2.2 Soil sampling and chemical analyses
To achieve an accurate representation of the seasonality, we selected April, August, November and February (in the following year) to represent the spring, summer, autumn and winter seasons, respectively. According to the climate characteristics and soil salinization conditions in the different seasons, the samples collected in spring and autumn were used to develop the SSC inversion models, while the samples from winter and summer were used to validate the inversion models. The following soil samples were collected: 92 spring samples were collected from 27 April to 2 May 2013, 30 summer samples were collected from 14 to 15 August 2013, 110 autumn samples were collected from 9 to 13 November 2013 and 56 winter samples were collected from 26 to 29 February 2014. Sample points were designated by considering the degree of soil salinization, morphology and microtopography of the soil surface, and uniformity of the sample distribution (Fig. 1). Topsoil samples were collected at each sample point at a depth < 20 cm, and GPS coordinates were recorded. In situ environmental information was also recorded. The collected soil samples were naturally air dried, crushed, purified, passed through a 2 mm sieve and mixed evenly. The concentrations of Cl−, , , , K+, Na+, Ca2+ and Mg2+ in extracted solutions of a 1:5 soil–water mixture were measured. The SSC was defined as the combined concentration of the eight ions mentioned above.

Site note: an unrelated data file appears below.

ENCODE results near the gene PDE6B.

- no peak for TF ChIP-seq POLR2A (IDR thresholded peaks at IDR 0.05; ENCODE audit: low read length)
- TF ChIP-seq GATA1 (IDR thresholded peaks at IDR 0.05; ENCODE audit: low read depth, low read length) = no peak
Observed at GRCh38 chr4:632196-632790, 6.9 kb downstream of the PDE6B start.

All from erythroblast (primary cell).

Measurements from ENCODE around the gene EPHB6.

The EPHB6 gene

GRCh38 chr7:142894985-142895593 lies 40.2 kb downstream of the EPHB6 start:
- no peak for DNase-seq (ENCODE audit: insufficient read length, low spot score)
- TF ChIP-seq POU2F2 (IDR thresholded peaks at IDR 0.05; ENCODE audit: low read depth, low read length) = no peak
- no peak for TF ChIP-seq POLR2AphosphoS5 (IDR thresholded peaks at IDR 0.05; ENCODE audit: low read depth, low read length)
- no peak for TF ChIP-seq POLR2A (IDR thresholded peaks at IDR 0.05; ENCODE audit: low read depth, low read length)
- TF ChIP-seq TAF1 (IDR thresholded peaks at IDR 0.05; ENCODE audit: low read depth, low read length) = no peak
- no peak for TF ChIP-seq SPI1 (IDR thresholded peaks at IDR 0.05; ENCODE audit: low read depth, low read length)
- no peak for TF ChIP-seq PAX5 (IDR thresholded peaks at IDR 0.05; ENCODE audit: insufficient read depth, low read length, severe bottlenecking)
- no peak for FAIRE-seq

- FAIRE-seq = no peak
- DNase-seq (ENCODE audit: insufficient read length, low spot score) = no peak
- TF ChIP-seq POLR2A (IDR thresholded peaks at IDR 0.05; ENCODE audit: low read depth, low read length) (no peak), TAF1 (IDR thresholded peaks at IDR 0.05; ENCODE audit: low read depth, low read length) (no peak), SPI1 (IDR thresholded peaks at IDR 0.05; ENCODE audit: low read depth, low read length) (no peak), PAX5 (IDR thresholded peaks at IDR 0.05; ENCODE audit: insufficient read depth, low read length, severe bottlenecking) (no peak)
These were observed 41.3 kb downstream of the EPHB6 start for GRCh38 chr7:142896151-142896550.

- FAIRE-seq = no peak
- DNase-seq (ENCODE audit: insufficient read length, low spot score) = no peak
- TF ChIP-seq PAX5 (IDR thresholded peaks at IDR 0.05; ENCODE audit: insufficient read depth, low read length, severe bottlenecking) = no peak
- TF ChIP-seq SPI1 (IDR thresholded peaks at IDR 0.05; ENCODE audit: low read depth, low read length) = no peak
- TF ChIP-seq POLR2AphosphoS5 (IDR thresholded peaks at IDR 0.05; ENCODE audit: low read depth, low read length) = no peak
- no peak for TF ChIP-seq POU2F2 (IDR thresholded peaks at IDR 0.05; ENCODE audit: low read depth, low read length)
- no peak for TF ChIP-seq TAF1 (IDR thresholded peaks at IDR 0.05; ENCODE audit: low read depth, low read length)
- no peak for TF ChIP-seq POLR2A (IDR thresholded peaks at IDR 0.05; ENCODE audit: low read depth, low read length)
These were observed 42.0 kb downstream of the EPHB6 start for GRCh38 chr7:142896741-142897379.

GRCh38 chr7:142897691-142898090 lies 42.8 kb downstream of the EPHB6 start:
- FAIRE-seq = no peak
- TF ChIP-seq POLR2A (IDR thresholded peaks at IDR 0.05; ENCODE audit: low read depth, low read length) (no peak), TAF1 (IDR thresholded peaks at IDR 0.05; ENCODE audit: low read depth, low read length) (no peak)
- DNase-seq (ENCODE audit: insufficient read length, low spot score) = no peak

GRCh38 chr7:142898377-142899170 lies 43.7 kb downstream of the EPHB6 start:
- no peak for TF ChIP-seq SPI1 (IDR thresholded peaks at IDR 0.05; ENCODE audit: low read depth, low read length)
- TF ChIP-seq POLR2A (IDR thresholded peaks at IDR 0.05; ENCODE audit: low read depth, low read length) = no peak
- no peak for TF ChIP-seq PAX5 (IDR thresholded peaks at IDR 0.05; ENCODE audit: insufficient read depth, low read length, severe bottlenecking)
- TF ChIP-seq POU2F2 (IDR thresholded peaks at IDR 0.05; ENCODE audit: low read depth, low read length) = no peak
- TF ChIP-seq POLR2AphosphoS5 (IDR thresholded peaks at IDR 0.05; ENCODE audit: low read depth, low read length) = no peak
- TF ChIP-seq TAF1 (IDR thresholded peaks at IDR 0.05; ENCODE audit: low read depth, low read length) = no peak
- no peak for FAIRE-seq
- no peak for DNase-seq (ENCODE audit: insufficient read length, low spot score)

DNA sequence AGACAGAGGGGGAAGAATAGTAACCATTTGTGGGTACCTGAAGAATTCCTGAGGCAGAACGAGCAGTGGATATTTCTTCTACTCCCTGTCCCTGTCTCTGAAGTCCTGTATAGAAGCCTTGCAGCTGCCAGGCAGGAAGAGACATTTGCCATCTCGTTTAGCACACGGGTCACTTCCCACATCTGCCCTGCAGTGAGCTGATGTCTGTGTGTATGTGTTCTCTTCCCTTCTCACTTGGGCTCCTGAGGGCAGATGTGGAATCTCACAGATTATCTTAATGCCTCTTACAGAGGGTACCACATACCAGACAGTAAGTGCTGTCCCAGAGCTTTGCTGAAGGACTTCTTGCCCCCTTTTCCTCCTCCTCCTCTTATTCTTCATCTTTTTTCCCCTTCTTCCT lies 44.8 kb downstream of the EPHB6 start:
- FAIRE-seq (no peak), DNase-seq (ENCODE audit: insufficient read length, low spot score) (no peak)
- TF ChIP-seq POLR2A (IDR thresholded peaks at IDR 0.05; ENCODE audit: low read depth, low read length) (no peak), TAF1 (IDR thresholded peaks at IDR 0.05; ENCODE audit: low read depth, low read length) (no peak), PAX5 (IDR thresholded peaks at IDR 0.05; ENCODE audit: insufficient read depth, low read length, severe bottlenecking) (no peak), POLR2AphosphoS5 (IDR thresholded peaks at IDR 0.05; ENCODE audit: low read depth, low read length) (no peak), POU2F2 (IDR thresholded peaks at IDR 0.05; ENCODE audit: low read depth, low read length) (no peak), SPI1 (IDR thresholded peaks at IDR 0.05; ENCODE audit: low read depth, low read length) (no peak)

2.3 Acquisition and pretreatment of imaging data
Multispectral Landsat data were acquired in line with the sample collection time. We employed Landsat 7 ETM+ data from 6 May 2013 and Landsat 8 OLI data from 18 August 2013, 6 November 2013 and 26 February 2014. The Landsat 7 ETM+ data included the following bands: one panchromatic band (520–900 nm), four multispectral bands in the visible and near-infrared wavelength range (blue, 450–515 nm; green, 525–605 nm; red, 630–690 nm; and NIR, 775–900 nm) and two shortwave infrared (SWIR) bands (1550–1750 and 2090–2350 nm). The Landsat 8 OLI data had the same bands as ETM+, but the band ranges were slightly different. Image pretreatment, including geometric rectification, radiation calibration and atmospheric correction, was conducted in ENVI 5.1 software from Exelis Visual Information Solutions. Geometric rectification was completed in reference to the 1:10 000 terrain map of the study area. The radiation calibration and the Fast Line-of-sight Atmospheric Analysis of Spectral Hypercubes (FLAASH) atmospheric correction were subsequently applied. The output images were projected to the Gauss–Krüger coordinate system and cropped to the study area. The water body, building and traffic land areas were then masked according to the current land use situation. Finally, the reflectance of the samples was extracted from the processed images using ArcGIS 10.1 software.
2.4 Calculation and improvement of vegetation indices